Plenary Lecture

Nanomechanical Characterization of Biological Cells

Professor Isaac Kuo-Kang Liu
School of Engineering
University of Warwick
Coventry, UK
E-mail: I.K-K.Liu@warwick.ac.uk

Abstract: It is well recognized that cell mecahnics and adhesion are crucial for maintaining cell functions and their changes are associated with many important physiological/pathological processes. The changes of the cell mechanical properties and cell-cell adhesion can therefore be regarded as a prelude to the pathogenesis of certain diseases. For example, malaria-infected red blood cells (RBCs) have notable alternation in the mechanical properties of cell membrane, while diabatic kidney cells have less cell-cell adhesion than normal one. Recent advancements in nanobiomechanical instruments, such and optical tweezers and by atomic force microscope force spectroscopy (AFM-FS) have enabled the characterization of mechanical poperties and cell-cell adhesion of biological cells. Optical tweezers, often incoperated with micro-fluidic systems, allows to the force measurement as low as 100 pN, while AFM-FS could allow to detect sub-nano-Netwon force. These measurements can be incorporated with mechanical modelling to facilitate the determination of the mechanical properties, such as the elasticity and rupture strength of cell and tissue membrane. In addition to the mechanical properties, interfacial characterization, e.g. cell-cell adhesion, can be realized by our recently developed method which is based on these two techniques. In parallel, various theoretical modelling and simulations, such as the cell mechanics theory and cell-cell adhesion model, have been developed for interpreting the experimental data and for facilitating the determination of the mechanical properties of biological materials at the cellular/molecular level. Various biogical cells, such as red blood cell and mesenchymal stem cells, have been examined by using these new techniques, and their results are presented in this talk.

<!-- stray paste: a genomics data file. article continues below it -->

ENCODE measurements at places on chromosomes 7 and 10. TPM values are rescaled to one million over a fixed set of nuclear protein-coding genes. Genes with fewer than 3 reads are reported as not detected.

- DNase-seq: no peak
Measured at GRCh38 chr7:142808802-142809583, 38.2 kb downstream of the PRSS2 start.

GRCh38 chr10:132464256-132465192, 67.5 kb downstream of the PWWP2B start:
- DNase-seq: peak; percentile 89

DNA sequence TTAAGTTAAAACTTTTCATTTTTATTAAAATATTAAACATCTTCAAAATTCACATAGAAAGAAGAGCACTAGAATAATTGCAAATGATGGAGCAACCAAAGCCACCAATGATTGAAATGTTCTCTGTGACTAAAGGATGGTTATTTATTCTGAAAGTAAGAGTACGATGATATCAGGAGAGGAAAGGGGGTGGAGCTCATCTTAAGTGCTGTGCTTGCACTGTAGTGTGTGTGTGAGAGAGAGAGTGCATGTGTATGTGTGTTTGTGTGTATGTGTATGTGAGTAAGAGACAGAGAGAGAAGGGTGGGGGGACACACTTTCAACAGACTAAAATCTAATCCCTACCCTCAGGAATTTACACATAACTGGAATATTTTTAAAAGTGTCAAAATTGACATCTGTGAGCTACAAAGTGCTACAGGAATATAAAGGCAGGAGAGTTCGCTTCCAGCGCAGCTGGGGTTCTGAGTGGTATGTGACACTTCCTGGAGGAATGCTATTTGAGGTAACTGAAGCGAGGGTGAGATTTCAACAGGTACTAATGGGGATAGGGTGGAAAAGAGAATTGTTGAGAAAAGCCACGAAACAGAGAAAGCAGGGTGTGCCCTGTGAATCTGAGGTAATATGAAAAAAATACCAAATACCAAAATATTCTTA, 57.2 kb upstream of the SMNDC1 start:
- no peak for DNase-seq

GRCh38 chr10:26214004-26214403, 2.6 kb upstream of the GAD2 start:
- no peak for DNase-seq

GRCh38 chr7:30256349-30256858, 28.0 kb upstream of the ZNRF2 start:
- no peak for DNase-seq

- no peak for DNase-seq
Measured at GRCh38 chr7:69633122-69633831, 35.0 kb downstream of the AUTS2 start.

Brief Biography of the Speaker: Dr. Isaac Kuo-Kang Liu completed his PhD study at the Bioengineering and Chemical Engineering Department of Imperial College London, UK in 1995. Currently, he is an Associate Professor (Reader) in Nanobioengineering at School of Engineering, the University of Warwick, UK. Before joining Warwick in 2009, he was a Reader (2003-2009) in Biomedical and Cell Engineering at the Institute of Science and Technology in Medicine, School of Medicine, Keele University, UK and an Associate Professor (1998-2003) in the Mechanical and Production School of Nanyang Technological University, Singapore. He has published more than 50 high-impact journal papers in Bioengineering and Biophysical areas and 30 other publications, including 2 US patents. He is a fellow of the Royal Society of Medicine, a fellow of Nanotechnology Institute, and a senior member of American Institute of Chemical Engineers. He is an editor of several prestigious journals, e.g. Royal Society Interface (Guest Editor). Dr. Liu has been recently awarded one of only seven annual Senior Research Fellowships by Royal Academy of Engineering in recognition of his achievement in nanobiomechanics. He has been invited to give 13 plenary talks in international conferences and many invited lectures in world-renowned institutes such as Cambridge, Oxford, and Max Planck Institute (Stuttgart, Germany).

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